Leonie Husar completed her volunteer service from December 2020 to December 2021 at the Love and Care project in Gisenyi, Rwanda. This project helps mothers and their children with disabilities or impairments to have greater involvement in society. Leonie explains how she decided to go to Rwanda as a weltwärts volunteer. She talks about the things she experienced there and her plans for the future.
Where and when did you take part in your volunteer service? How did you come up with the idea of completing a volunteer service?
Four other volunteers and I had the opportunity to complete my weltwärts volunteer service in Gisenyi, Rwanda, between December 2020 and December 2021. My sending organisation, the Friends of Ruanda e.V., is based near me in Bad Boll. I was interested because a friend of mine had also volunteered there the previous year.
Why did you decide to take part in a volunteer service?
I was in a similar position to most other school leavers when I’d completed my Abitur in summer 2020. I had certainly addressed questions about my future before then, but the time had suddenly come when I had to make decisions. The volunteer service was a brilliant opportunity for me to gain some insights into social work as a career, and to see exactly which direction I want to take. On top of that, my curiosity and my desire to see more of the world, to meet new people, and to gain an insight into and learn from another culture with a different language played a big part. I was also motivated by stepping out my comfort zone and becoming more independent.
I wanted to step out of my comfort zone and become more independent.
What should be considered before submitting an application?
It’s important to think about the country in which you intend to take part in voluntary service, or whether you can even imagine being away from home for a longer period of time. I also think it’s vital to prepare for an assignment in an unfamiliar country (by engaging with the history of the country, for example, attending preparatory seminars, and so on).
What was your family’s reaction when they heard you were going to Rwanda for your volunteer service?
My family have always been very supportive of my decision to take part in a volunteer service, which I still really appreciate. My older sister previously spent time as a volunteer in Bosnia and had very positive experiences there, so their attitude towards my voluntary service was also good. I should however add that my parents in particular were a bit concerned that I chose Rwanda as my country of assignment. They were of course worried about what I’d do if I didn’t feel well or if something went wrong when I was so far from home. They couldn't just drop by at short notice to support me. Nevertheless, they trusted me to spend a year in a country that wasn’t familiar to me and were convinced that a volunteer service would be a great opportunity for me.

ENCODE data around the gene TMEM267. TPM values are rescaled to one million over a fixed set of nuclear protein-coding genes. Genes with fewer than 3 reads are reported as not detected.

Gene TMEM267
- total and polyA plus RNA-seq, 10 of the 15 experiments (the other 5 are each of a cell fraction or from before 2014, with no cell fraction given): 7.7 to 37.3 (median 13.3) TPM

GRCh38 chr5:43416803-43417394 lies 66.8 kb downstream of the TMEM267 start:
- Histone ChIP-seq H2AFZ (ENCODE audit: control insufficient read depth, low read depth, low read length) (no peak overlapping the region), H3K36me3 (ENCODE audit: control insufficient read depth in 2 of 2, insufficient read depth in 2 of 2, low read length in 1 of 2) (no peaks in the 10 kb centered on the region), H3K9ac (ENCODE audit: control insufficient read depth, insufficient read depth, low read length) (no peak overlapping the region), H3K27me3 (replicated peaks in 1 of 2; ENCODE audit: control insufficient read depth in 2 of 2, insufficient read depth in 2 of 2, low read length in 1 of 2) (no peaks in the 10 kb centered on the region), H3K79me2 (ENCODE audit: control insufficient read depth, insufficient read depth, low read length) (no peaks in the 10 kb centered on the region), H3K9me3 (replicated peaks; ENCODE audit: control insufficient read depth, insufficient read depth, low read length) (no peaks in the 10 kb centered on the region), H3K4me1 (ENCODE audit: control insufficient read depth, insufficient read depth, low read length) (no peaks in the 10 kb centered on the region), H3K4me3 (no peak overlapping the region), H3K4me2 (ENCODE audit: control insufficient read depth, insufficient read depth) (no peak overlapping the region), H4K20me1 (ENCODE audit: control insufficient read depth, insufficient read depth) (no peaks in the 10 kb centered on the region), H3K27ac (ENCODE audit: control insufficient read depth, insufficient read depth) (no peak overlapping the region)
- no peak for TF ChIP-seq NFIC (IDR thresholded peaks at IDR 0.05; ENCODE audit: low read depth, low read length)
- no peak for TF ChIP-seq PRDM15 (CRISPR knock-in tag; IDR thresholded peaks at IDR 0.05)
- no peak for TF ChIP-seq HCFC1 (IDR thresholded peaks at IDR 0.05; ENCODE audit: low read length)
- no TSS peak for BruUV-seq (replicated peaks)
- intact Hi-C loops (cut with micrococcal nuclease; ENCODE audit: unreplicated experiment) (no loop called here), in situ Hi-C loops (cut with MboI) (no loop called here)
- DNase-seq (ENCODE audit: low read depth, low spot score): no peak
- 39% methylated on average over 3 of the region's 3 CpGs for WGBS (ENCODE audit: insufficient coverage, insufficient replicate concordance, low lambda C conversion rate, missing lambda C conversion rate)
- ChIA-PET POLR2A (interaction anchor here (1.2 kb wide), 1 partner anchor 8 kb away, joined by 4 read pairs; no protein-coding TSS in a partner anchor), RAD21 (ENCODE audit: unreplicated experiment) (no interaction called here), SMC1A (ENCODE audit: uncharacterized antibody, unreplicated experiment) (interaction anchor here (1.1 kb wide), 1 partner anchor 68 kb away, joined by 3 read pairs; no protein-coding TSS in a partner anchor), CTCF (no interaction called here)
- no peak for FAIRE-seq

What are the financial conditions for a weltwärts volunteer service?
The costs incurred for travel, insurances, preliminary medical examinations, and local rental costs are all covered by weltwärts. We’re also given monthly pocket money which is sufficient for most things. Preparatory seminars are financed at the start of our volunteer service, as are seminars after our return.
What did you expect from your weltwärts year before you left?
The preparatory seminars enabled us to spend a lot of time with former volunteers, so these conversations and photos gave us a good idea of what to expect. They covered the neighbours that awaited us, the music that people listen to there, our work colleagues, and the local projects. I had mixed feelings of anticipation and uncertainty.
These conversations and photos gave us a good idea of what to expect.
How were your first two weeks?
My initial time in Rwanda was really exciting. Everything was new and unusual, but totally positive. At first I lived in a shared apartment and from the very start I got on really well with my fellow volunteers, which was very important to me. I remember the first week, when every day we visited one of the projects and met some of the people who supported us more or less throughout the year. Despite the euphoria we all felt, I was of course also confronted with situations where I (as a privileged white person) wasn’t sure if my behaviour was correct or incorrect.
Did you find it easy to make contact with the locals?
Yes. Beforehand, I was actually a bit concerned about the language barrier. There were challenges of course, but mostly our communication worked well. I found it easy to form friendships and connect with my work colleagues, since most people there were truly open and friendly.
Do you think you’ll benefit in the future from having worked as a volunteer?
Yes, I really do think that I will. The fact that I had to step out of my comfort zone so often this year means that I basically take a more open approach to new and unfamiliar situations.
I now take a more open approach to new and unfamiliar situations.
What were the first things you did once you’d arrived back in Germany?
I’ve been back in Germany for around three months now and am currently jobbing. I’m actually going back to Rwanda for a while at the end of next month because I liked it so much. The prevailing COVID situation during my volunteer service meant that we couldn’t travel to neighbouring countries, which is something I’d like to catch up on this time. I’ll also pay a visit to the projects I was working on there, and meet up again with some friends. My plan after that is to start social studies in the coming winter semester.